Scars show whale's close encounter
The appearance of a southern right whale scarred by a ship's propeller is seen as a timely reminder of issues that will arise as the animal's population recovers.
The scarred whale was seen by members of a scientific expedition in the sub-Antarctic Auckland Islands.
The animals visit the islands during the winter, giving birth and nursing calves in the sheltered habitat.
"We saw very high densities of whales in Port Ross, the sheltered harbour at the northern end of the islands," expedition leader Dr Will Rayment, from Otago University's Marine Science Department, said.
"Sadly we also witnessed a whale that had been struck by a ship - evidenced by the succession of scars across its back from the ship's propeller.
"We can tell it's a propeller strike because of the regular, repeated pattern of scarring. In this case it seems that the propeller cut into the whale's thick blubber layer, which healed but left large scars. In more serious cases the cuts can result in serious fractures or penetrate vital organs. This animal is lucky to survive this encounter.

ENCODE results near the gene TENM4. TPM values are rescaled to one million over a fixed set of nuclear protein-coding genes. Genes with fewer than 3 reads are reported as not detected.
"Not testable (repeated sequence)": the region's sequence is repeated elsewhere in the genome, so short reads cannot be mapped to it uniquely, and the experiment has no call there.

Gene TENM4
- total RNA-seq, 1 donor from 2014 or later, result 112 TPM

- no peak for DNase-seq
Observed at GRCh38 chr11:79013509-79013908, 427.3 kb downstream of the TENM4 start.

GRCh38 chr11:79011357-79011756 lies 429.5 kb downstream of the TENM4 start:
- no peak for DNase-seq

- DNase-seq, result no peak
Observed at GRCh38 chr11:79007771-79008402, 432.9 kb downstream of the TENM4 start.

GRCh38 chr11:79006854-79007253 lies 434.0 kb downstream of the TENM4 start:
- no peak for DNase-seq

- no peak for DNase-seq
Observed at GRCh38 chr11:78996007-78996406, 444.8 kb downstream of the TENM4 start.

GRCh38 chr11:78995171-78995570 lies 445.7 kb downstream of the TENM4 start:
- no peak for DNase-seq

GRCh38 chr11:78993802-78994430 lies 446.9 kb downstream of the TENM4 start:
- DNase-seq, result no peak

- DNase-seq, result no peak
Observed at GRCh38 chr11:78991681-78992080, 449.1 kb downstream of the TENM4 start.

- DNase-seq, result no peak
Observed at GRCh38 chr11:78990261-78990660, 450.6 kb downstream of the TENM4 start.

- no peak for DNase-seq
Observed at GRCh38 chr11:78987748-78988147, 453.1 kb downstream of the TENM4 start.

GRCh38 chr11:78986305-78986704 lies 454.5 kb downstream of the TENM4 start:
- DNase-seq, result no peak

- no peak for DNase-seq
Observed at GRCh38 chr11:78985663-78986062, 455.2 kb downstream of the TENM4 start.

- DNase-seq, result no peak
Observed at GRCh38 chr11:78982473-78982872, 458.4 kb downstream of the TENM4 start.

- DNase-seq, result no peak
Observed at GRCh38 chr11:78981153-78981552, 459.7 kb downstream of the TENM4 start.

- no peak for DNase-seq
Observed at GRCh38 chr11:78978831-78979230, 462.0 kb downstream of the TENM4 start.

"This is the first time we have seen a southern right whale in New Zealand waters with prop scars, and is a timely warning about the impacts the whales will face as their range overlaps more with human activities."
Ship strike was the leading cause of mortality in the closely related North Atlantic right whale.
The 25-day expedition on Otago's ship Polaris II involved 12 scientists and crew from Otago, Massey University and the National Oceanic and Atmospheric Administration in the US.
As well as studying the recovering population of southern right whales in the Auckland Islands, researchers also did work on the diet of New Zealand sea lions and the foraging behaviour of yellow-eyed penguins and Auckland Island shags.
- © Fairfax NZ News
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